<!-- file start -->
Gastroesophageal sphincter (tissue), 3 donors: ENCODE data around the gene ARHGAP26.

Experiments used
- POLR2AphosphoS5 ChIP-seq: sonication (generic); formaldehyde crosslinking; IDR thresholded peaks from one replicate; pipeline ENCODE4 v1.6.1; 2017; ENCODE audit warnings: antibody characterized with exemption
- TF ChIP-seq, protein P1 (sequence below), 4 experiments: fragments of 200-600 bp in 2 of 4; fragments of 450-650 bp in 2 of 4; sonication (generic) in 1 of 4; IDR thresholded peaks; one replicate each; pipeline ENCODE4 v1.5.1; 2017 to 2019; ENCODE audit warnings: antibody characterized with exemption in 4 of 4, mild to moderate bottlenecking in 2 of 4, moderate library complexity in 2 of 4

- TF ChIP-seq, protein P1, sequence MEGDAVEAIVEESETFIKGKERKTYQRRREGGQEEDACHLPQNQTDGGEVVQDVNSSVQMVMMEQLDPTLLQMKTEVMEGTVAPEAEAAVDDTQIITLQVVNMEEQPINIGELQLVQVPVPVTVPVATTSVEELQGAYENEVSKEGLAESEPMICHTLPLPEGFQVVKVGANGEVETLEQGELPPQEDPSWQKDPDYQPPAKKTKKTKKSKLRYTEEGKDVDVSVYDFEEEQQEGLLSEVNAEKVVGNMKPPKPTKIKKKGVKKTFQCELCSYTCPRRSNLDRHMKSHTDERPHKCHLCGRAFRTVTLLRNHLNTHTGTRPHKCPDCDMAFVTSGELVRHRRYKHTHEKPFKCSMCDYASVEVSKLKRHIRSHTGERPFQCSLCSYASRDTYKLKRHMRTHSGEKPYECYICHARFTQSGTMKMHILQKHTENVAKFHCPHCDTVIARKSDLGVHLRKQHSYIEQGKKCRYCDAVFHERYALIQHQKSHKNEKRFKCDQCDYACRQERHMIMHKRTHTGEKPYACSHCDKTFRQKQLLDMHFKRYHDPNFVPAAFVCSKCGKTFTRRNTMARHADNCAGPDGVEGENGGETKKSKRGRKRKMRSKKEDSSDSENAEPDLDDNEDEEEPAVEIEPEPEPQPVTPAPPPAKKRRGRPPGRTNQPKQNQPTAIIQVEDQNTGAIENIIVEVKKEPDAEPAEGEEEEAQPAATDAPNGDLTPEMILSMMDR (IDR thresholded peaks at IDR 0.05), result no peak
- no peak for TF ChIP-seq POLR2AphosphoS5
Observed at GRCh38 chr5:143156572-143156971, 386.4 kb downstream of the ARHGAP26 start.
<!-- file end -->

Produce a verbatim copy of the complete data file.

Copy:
Gastroesophageal sphincter (tissue), 3 donors: ENCODE data around the gene ARHGAP26.

Experiments used
- POLR2AphosphoS5 ChIP-seq: sonication (generic); formaldehyde crosslinking; IDR thresholded peaks from one replicate; pipeline ENCODE4 v1.6.1; 2017; ENCODE audit warnings: antibody characterized with exemption
- TF ChIP-seq, protein P1 (sequence below), 4 experiments: fragments of 200-600 bp in 2 of 4; fragments of 450-650 bp in 2 of 4; sonication (generic) in 1 of 4; IDR thresholded peaks; one replicate each; pipeline ENCODE4 v1.5.1; 2017 to 2019; ENCODE audit warnings: antibody characterized with exemption in 4 of 4, mild to moderate bottlenecking in 2 of 4, moderate library complexity in 2 of 4

- TF ChIP-seq, protein P1, sequence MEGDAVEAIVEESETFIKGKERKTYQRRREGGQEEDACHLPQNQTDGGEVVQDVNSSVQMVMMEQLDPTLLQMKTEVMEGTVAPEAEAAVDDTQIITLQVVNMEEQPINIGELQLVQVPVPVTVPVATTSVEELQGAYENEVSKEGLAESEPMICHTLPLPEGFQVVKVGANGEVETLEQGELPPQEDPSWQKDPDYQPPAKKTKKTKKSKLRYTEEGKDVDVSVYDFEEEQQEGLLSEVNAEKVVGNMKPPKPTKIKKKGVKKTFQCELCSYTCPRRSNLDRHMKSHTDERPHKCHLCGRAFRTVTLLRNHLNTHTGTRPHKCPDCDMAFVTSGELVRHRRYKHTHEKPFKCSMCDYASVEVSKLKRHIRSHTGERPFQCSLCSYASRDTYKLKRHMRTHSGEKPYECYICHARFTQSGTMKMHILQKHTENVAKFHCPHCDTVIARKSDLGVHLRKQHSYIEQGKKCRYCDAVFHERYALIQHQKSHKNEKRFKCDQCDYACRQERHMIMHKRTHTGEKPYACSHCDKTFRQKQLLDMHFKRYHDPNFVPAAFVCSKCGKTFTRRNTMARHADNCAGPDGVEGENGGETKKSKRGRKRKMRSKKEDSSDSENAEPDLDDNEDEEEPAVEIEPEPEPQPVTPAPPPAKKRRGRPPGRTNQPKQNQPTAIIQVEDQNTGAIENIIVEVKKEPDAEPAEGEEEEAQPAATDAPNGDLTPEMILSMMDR (IDR thresholded peaks at IDR 0.05), result no peak
- no peak for TF ChIP-seq POLR2AphosphoS5
Observed at GRCh38 chr5:143156572-143156971, 386.4 kb downstream of the ARHGAP26 start.